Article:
AP English Lit Terms

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DefinitionTerm
The mode of expression in language; the characteristic manner of expression of an author
A general phrase for the linguistic devices or techniques that a writer can use
A brief, clever, often memorable statement
A statement that seems to be self-contradicting but, in fact, is true
A story designed to suggest a principle, illustrate a moral, or answer a question
The methods involved in telling a story; the procedures used by a writer of stories or accounts
A figure of speech using indirection to avoid offensive bluntness (i.e. 'passed away' as opposed to 'died')
Repetition of vowel sounds
The management of language for a specific effect
A sentence that is not grammatically complete until the final clause or phrase
Repetition of initial sounds in a set of words
Direct address of an abstract person or object
A literary term referring to how a person, situation, statement, or circumstance is not as it would actually seem; many times it is the exact opposite of what it appears to be. Typ
The devices used in effective or persuasive language
A speech in which a character who is alone speaks his or her thoughts aloud
A combination of opposites; the union of contradictory terms
The use of material unrelated to the subject of a work
A directly expressed comparison; a figure of speech comparing two objects, usually with 'like,' 'as,' or 'than.'
Phrases or sentences with very similar grammatical structure
A conventional pattern, expression, character, or idea
Normally a fourteen-line iambic pentameter poem
Unrhymed iambic pentameter
A metrical line of verse consisting of six feet
A question asked for effect, not in expectation of a reply
Writing that seeks to arouse a reader's disapproval of an object by ridicule
DefinitionTerm
A characteristic of a literary genre (often unrealistic) that is understood and accepted by audiences because it has come, through usage and time, to be recognized as a familiar te
A three-line stanza rhymed aba, bcb, cdc
Usually a repeated grouping of three or more lines with the same meter and rhyme scheme
Explicitly instructive
Literal meaning of a word
The author's feeling
A figurative use of language that endows the nonhuman (ideas, inanimate objects, animals, abstractions) with human characteristics
The framework, or arrangement of materials within a work; the relationship of the parts of a work to the whole; the logical divisions of a work
Intentional vagueness
The vantage point of a story in which the narrator can know, see, and report whatever he or she chooses
Songlike
A line with a pause at the end
Preceding in time or order; pre-existing
Exaggeration
A type of figurative language in which a statement is made that says that one thing is something else but, literally, it is not
A line of four feet
The background to a story; the physical location of a play, story, or novel
The special language of a profession or group
A seven-line stanza of iambic pentameter rhymed ababbcc, used by Chaucer and other medieval poets
The manner in which an author expresses his or her attitude; the intonation of the voice that expresses meaning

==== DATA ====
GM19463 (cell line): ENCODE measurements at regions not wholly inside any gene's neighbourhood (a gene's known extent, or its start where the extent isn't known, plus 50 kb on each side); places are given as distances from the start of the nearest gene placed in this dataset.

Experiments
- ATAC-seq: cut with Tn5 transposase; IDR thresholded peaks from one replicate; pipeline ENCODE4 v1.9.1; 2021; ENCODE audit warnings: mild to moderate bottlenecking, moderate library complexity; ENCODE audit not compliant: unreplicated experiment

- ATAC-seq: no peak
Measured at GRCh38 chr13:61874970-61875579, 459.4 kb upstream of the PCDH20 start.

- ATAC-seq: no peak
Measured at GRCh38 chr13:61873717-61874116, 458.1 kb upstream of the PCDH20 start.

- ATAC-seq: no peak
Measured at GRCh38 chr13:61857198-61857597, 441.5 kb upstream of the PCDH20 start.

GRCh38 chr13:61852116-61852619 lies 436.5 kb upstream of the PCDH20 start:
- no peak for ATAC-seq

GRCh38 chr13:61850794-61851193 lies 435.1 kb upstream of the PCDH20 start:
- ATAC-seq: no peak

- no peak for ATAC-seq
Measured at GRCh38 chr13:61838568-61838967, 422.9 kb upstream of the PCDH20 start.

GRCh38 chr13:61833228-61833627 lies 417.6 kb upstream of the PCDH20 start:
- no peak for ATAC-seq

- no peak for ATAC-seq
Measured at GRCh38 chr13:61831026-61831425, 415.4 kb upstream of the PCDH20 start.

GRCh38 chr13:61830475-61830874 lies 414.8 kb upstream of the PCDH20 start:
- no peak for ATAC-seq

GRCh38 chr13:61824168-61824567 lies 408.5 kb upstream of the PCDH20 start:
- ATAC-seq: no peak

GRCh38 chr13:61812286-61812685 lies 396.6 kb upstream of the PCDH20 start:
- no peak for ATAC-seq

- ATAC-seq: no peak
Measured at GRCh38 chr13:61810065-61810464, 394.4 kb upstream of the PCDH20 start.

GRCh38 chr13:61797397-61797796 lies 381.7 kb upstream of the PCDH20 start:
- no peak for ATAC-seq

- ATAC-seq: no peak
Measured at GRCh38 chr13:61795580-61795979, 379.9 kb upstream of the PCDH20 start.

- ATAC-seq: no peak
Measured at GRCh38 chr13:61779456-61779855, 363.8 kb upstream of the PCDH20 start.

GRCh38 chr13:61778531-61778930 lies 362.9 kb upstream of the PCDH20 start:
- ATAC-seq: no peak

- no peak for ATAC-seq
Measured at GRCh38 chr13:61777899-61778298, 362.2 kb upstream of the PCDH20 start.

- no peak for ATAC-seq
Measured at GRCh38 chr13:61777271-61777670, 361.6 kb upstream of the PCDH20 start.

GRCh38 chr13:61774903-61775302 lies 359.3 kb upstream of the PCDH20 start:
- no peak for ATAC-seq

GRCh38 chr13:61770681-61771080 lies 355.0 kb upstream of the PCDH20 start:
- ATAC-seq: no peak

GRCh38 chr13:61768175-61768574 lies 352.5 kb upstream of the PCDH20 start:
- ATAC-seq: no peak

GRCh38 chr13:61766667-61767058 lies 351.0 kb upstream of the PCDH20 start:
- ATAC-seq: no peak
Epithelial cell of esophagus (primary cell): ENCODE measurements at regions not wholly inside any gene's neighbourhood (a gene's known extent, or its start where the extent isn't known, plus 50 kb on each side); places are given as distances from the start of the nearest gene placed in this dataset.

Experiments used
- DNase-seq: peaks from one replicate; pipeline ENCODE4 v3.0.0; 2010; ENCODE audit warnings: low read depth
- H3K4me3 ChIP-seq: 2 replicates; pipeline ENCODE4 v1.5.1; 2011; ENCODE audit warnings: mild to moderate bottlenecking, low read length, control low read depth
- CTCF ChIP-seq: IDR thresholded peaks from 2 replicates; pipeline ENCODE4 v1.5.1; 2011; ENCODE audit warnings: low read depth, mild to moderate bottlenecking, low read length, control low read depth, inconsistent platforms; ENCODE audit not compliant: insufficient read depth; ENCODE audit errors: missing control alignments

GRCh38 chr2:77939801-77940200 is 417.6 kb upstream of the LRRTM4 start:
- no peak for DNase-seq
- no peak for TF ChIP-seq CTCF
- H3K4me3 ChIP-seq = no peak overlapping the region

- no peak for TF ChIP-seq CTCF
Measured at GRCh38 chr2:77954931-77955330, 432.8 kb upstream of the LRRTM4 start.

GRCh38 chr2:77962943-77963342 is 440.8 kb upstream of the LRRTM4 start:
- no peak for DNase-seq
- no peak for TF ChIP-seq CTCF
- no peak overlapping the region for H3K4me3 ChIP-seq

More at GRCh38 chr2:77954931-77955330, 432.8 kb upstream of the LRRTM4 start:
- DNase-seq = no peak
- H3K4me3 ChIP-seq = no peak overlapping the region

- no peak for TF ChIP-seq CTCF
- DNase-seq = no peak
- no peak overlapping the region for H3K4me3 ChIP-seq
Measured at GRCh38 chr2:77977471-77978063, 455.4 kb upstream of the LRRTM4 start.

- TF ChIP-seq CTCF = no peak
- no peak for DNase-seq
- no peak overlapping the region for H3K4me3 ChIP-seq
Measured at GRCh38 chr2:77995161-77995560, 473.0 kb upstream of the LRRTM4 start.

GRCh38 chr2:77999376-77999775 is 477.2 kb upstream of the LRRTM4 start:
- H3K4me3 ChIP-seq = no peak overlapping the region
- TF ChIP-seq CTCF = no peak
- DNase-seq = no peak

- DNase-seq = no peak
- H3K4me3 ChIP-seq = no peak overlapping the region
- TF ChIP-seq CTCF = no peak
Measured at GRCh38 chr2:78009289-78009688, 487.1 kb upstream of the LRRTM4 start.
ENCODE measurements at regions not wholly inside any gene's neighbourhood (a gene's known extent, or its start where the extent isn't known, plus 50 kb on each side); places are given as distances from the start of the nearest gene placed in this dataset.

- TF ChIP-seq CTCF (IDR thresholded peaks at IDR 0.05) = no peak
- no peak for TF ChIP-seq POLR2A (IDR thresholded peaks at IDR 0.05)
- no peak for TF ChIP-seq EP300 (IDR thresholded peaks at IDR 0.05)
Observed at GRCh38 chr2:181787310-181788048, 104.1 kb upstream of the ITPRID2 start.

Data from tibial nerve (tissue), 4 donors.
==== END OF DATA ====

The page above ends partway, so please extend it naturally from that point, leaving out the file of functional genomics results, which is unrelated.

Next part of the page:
A traditional form for English poetry, commonly used for epic and narrative poetry; it refers to poems constructed from a sequence of rhyming pairs of iambic pentameter lines. The
A form of reasoning in which two statements are made and a conclusion is drawn from them
Referencing a well known work (such as Shakespeare's many references to the Bible)
A two syllable foot with an unaccented syllable followed by an accented one
To change
DefinitionTerm
A grammatical mood expressing commands, direct requests and prohibitions
The actual meaning of something
The use of words to mean something other than their literal meaning
The techniques of deploying the sound of words, especially in poetry
Word choice
Something that is simultaneously itself and a sign of something else
A composition that imitates the style of another composition normally for comic effect
A quality of some fictional narrators whose word the reader can trust
The theme, meaning, or position that a writer undertakes to prove or support
A type of symbolism in which everything in a work is representative of something (i.e. 'Young Goodman Brown')
Any of several possible vantage points from which a story is told
The main thought expressed by a work, the meaning of the work as a whole
A metrical foot consisting of one long and two short syllables or of one stressed and two unstressed syllables
All of the sensory perceptions referred to in a work; words or phrases used to create a 'mental picture'
Rhyme that occurs in a single line of verse
The omission of a word or several words that would otherwise be required by the remaining elements
Poetry that is not written in traditional meter but is still rhythmical
The use of words whose sound suggests their meaning
The structure of a sentence; the arrangement of words in a sentence
Characterized by incongruities or distortions
A pair or group of words that has a subject and predicate, but is not a sentence on its own; part of a sentence
A line containing five feet
Alternating lines of iambic tetrameter and iambic trimeter
Bits of information given by the author to better develop the work
Implied meaning of a word

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Created Jan 19, 2011ReportNominate
Tags:AP Advanced, Literary Terms